This is the conclusion for an essay I just finished tonight (I’ll publish the rest tomorrow, as it’s still in the finalization process):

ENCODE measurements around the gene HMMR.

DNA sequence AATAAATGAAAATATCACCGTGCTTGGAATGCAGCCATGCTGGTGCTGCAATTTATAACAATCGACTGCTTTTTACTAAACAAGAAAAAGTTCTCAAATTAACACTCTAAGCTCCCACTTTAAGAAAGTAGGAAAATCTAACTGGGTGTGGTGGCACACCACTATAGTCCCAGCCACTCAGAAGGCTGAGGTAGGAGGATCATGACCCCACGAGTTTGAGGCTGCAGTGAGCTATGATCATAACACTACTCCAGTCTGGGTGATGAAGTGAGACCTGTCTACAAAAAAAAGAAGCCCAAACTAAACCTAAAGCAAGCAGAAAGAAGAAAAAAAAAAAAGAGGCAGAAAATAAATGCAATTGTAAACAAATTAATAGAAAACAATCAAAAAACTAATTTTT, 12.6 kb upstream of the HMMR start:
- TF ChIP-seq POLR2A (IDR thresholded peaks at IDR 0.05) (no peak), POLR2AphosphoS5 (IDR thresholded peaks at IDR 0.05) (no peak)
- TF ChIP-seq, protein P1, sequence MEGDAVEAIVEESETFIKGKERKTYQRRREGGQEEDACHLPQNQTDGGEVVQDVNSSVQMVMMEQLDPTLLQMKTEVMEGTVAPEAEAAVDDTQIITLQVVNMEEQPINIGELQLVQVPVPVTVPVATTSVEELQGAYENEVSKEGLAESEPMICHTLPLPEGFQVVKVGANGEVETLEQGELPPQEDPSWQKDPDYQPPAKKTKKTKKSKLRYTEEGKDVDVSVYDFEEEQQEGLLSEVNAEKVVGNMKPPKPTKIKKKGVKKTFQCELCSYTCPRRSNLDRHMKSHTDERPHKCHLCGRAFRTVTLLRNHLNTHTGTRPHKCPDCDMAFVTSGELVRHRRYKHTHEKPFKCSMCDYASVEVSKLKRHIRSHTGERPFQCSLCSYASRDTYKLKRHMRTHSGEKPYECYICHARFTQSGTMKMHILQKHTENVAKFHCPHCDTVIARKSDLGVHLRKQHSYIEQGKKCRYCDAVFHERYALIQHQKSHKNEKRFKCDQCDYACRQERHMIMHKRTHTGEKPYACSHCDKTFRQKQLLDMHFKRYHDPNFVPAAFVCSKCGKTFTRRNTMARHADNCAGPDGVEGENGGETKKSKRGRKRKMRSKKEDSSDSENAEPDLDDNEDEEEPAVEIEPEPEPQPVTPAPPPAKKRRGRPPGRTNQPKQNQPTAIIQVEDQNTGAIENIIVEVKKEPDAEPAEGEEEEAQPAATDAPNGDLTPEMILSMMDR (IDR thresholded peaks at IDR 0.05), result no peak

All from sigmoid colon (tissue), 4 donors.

Thus, I will end this essay with a vow that I make for myself, for my fellow educators, and for my students: I promise to continue to think critically and philosophically about the important and ignored issue of non-profit adult education, all the while building my own fluency, my own form of “sociopolitical literacy,” to building bridges and better understandings with the pragmatists, while working to mediate and change the relationship between the power holders in society and those who are subject to their will. As academics we, too, belong to a powerful group as well, and we must act as bridge-builders and communicators as well as critics of the neoliberal status quo. I must understand that within the powerful hegemony/doxa of neoliberalism rest many enshrined truths that cannot be easily moved from their thrones, including the powerfully influential discourse of philanthropy as a form of apolitical good. I must be clear in my use of terminology and be willing to understand things from the other side; I must be clear, too, that in understanding what education is – no matter whether it be for children or adults, native-born people or immigrants – my role must be to remind my colleagues that our goal is educating within a democratic vision (if not a truly democratic version yet) of our society. Just as we progressives argue that American children are not simply future workers but future members of an (ostensibly) democratic nation, so too must we remember that immigrants – including some of the parents of these American children for whom we so passionately advocate – who come to live in our community, society, and country do not deserve the dehumanizing, prescribed, circumscribed version of a neoliberally defined future, either.